This Saturday , Angelenos who have long been waiting for pastry chef Christina Tosi to open her dessert shop Milk Bar will finally get their sugar fix. Milk Bar will open its doors to a retail store, dessert classroom, production kitchen and distribution center in Fairfax.
“It’s the whole wonderland,” said Tosi on Monday, as her staff tested recipes in the kitchen.
The Ohio-born pastry chef worked in the kitchens of Bouley and wd~50 in New York before teaming with chef David Chang, first as the pastry chef at his Momofuku restaurant and then to open a series of Milk Bar shops as part of the Momofuku Restaurant Group. The L.A. Milk Bar is Tosi’s 15th location, and the two-time James Beard Award winner’s largest shop yet.
The nearly 4,000-square-foot space is in a Melrose Avenue strip mall in a location that was previously a laundromat and a Baskin-Robbins. Not only do regular hours start on Saturday, but also the first of Tosi’s dessert classes (a birthday cake class for $195, with proceeds going to Cookies for Kids Cancer).
This Milk Bar is the third shop, along with one in New York City and a second in Washington, D.C., that is built around a classroom, where Tosi and her staff offer classes that teach participants how to make some of her signature desserts, including birthday cakes, truffles and crack pie (classes in October will include pumpkin dulce de leche cake and truffles).
Saturday will also mark the debut of Milk Bar’s first ice cream truck, a retrofitted 1969 Chevrolet milk truck that will be in the parking lot serving $1 cereal milk soft serve on opening day.
The Los Angeles Milk Bar is a bright and airy pink-and-metal space, with tables and chairs outside, and a pick-up window open on the side street, next to a massive photograph of a Milk Bar birthday cake on the pink wall of the building.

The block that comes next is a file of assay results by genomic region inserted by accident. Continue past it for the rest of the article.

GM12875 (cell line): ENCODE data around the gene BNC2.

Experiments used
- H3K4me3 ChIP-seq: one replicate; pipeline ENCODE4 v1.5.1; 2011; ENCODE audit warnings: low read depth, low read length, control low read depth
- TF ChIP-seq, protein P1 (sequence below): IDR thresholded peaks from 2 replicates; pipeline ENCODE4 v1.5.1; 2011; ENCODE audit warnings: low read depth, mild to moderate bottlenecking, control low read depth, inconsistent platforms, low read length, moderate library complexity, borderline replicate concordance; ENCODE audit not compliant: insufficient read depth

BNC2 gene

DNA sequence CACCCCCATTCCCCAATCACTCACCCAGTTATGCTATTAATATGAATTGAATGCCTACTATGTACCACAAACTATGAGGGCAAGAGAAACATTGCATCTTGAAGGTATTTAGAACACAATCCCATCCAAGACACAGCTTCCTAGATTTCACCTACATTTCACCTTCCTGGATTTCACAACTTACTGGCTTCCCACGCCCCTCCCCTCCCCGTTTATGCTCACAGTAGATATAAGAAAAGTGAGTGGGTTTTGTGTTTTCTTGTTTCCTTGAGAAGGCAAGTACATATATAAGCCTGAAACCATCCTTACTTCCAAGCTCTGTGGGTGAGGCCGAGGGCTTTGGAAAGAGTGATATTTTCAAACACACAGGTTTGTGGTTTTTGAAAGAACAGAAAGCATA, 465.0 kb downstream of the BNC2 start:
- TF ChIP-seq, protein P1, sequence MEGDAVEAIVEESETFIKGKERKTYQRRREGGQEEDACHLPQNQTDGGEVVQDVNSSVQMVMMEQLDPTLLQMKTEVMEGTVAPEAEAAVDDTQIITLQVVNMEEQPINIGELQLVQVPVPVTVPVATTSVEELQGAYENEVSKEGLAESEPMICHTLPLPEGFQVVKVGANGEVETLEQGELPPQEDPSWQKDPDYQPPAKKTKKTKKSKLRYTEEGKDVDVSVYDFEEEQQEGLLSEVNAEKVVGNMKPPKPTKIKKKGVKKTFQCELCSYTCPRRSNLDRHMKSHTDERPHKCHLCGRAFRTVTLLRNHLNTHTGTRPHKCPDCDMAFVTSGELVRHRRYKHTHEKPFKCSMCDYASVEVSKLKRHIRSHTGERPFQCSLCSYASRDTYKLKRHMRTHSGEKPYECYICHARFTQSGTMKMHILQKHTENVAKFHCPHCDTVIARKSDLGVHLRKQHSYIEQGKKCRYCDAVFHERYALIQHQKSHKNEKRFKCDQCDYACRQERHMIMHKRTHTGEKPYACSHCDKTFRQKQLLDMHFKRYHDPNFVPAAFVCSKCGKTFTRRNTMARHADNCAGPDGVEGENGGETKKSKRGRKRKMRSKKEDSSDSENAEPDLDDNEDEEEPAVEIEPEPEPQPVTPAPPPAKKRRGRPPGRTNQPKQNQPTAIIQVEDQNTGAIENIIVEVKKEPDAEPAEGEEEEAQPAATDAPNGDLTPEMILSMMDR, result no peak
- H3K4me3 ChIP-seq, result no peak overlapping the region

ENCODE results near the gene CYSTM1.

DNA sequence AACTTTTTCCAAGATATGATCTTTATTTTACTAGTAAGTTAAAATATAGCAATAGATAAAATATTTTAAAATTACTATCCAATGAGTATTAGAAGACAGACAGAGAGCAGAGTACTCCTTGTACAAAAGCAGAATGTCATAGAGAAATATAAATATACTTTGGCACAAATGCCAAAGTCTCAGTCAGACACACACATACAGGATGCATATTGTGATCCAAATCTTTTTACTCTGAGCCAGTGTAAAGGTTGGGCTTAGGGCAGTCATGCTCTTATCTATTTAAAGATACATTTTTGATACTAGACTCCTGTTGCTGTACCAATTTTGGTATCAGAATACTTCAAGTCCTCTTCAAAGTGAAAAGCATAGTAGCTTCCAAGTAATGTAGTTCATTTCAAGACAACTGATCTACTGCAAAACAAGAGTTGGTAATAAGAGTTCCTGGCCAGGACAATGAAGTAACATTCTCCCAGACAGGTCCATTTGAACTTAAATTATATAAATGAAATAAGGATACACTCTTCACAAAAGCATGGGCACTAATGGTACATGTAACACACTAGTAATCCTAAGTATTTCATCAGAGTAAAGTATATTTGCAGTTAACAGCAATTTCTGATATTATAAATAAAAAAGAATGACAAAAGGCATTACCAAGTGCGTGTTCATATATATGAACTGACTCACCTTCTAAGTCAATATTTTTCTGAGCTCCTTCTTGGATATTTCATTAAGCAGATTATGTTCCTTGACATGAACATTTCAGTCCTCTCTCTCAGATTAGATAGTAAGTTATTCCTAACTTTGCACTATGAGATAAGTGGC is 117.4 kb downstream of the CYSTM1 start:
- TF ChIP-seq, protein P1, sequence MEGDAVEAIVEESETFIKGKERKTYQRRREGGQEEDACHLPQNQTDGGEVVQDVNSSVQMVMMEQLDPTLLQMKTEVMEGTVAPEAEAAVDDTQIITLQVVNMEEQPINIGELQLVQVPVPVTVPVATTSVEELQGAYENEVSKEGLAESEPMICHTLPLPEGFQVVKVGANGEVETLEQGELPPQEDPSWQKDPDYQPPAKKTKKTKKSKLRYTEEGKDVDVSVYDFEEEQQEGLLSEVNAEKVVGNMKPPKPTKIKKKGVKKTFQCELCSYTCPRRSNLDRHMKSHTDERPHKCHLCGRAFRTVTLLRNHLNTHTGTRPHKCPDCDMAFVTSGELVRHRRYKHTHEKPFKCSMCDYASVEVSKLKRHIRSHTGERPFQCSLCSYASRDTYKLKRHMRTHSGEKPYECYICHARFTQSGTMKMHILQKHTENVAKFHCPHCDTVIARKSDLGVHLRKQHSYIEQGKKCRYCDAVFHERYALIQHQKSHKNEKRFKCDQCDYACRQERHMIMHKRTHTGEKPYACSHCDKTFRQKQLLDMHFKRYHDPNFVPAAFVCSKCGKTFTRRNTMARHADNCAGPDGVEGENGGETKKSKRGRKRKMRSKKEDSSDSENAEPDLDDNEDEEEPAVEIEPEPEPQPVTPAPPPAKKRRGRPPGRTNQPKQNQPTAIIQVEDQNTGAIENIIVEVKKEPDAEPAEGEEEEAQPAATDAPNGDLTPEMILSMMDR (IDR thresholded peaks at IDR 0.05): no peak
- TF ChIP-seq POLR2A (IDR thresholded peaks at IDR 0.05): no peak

The shop has shelves stocked with cookie mixes, Tosi’s cookbooks, cookies in bags, scarves and pins; coolers and cases filled with truffles, crack pies, and whole cakes; a soft-serve ice cream machine with two flavors: cereal milk and pineapple fo’sho whip; and a La Marzocco machine for espresso drinks featuring Counter Culture coffee. You can also order cereal milk, birthday cake and crack pie lattes, as well as milkshakes and “milkquakes,” spoonable ice cream treats.
On the menu too are savory breads called “bombs” filled with scallion cream cheese and bacon; pastrami; pepperoni; and chorizo and eggs. Other items include elote cornbread, pistachio-lemon brioche.
“We’re going to have crazy piñatas that you can order and buy,” says Tosi. And folks planning parties can rent out the classroom — and the ice cream truck.
The classroom, open even when class isn’t in session, is decorated with old turntables and cassette tapes. And in it, the Milk Bar Lab, a window to the kitchen where, when a pink light goes on, you can get a ticket (also pink) and buy whatever the kitchen is currently making. (There will also be an 800 number that you can call to find out when this is open and what’s cooking.)
“The spirit of Milk Bar will be here,” said Tosi. “Do you need some cookie dough? You can come in and hang out, plug in.”